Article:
Join Date: Jul 2002
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You''re asking a valid and important question and there''s not a pat answer, just strategies & odds.
"If you are cruising would a marina welcome a stranger during a storm?"
Marinas have varying policies on accepting or keeping boats at their docks when under a Hurricane Warning. In Florida, I understand it''s now a state law that a marina can not turn out a boat owner; I know it is in St. Pete. But the other side of the question is whether you would want to be in a marina (concrete bulkheads? strong, deeply sunk pilings that can''t accommodate a storm surge tide? boats around you with absentee owners and tired dock lines?) - these are not usually ''storm-friendly'' places.
Other than being totally outside the cyclonic storm belt, there are no absolute solutions. Some Caribbean cruisers retreat to Trinidad or Grenada in the summer because they are viewed as hurricane free (which is not true; they just have better odds). Some pull their boat for the summer, even place the keel in a hole in the groud to prevent capsize on the stands, and then leave for home. Some believe in the value of a tidal estuary where they can tie off to mangroves (e.g. Bahia de Jobes in Puerto Rico, one of the few real Caribbean hurricane holes) altho'' they may not get there before the local fishing boats do...plus it must be a pretty terrible experience to ride out a storm in such a setting and, at that point, leaving the boat - if even possible - invites looting. Meanwhile, some folks in my area make private arrangements with property owners along residential canals for securing the boat to opposing bulkheads.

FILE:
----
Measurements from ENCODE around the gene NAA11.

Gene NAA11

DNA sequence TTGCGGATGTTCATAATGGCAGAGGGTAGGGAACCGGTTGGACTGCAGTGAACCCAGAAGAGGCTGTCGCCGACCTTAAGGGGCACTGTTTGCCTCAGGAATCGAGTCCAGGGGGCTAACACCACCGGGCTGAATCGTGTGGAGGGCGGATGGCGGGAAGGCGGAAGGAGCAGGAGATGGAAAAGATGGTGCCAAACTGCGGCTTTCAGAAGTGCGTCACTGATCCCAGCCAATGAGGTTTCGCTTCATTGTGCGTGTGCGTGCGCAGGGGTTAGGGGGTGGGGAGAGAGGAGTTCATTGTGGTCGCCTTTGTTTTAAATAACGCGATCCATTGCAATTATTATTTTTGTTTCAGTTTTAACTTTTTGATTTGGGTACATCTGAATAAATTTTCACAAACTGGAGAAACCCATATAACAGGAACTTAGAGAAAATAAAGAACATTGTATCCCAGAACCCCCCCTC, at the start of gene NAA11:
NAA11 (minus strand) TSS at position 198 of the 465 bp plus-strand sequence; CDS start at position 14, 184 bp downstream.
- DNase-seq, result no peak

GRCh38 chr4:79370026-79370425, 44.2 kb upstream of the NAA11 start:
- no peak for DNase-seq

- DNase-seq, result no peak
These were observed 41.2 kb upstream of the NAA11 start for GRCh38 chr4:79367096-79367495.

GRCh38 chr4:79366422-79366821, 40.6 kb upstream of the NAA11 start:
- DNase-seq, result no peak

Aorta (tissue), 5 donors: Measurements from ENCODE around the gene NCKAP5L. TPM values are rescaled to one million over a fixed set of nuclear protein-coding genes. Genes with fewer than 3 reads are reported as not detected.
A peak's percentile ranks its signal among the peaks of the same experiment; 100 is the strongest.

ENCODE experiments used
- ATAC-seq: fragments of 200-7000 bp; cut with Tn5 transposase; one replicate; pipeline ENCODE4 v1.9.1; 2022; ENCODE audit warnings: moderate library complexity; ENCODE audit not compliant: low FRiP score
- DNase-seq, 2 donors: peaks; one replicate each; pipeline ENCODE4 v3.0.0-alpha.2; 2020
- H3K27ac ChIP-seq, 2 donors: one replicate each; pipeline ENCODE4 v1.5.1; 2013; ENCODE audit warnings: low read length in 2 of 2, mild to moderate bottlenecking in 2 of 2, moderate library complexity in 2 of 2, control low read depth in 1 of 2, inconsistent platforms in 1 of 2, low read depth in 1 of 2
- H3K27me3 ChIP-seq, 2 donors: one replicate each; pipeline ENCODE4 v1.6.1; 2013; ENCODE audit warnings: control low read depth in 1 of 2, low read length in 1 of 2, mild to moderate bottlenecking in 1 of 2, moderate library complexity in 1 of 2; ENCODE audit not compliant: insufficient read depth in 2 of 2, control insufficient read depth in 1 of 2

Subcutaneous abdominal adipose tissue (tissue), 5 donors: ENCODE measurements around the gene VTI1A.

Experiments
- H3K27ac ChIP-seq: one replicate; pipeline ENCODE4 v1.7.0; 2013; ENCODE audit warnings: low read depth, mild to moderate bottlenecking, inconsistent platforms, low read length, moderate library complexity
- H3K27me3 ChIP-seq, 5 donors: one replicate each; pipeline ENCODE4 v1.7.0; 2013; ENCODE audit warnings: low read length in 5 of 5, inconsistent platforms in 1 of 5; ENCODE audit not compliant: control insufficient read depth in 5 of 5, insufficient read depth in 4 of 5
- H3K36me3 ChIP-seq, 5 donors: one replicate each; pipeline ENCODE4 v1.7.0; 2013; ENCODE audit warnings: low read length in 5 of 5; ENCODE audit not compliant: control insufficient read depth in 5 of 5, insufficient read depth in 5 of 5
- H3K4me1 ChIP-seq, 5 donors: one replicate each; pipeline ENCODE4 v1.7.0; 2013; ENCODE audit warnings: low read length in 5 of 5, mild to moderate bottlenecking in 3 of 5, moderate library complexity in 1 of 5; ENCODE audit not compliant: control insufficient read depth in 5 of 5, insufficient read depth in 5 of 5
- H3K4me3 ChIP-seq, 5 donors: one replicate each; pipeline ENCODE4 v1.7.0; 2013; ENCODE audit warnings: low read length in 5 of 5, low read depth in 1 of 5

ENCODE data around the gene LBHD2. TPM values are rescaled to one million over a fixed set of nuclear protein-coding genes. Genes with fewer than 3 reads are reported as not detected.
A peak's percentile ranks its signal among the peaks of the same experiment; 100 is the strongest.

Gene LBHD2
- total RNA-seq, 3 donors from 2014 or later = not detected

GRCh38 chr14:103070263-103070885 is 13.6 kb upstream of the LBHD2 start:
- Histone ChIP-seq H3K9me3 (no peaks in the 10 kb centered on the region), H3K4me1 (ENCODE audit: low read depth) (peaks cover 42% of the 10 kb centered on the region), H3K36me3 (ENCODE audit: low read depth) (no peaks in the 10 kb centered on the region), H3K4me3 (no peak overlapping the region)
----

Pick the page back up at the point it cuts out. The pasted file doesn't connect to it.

Of course, the reality is that most boats never see a storm and most of those that do, survive. When some do not, it''s usually with the foreknowledge that significant risk is being assumed (e.g. staying in the Virgins for charter business; planning on using Simpson Bay in St. Martin where the bottom is weak and there are 500 boats nearby) and the belief that the crew can adequately cope. You can get the odds very much in your favor and, in cruising as in life, that''s just about the best you can do. What''s left at that point is how well you can manage ambiguity, and whether the joys of cruising compensate you for it.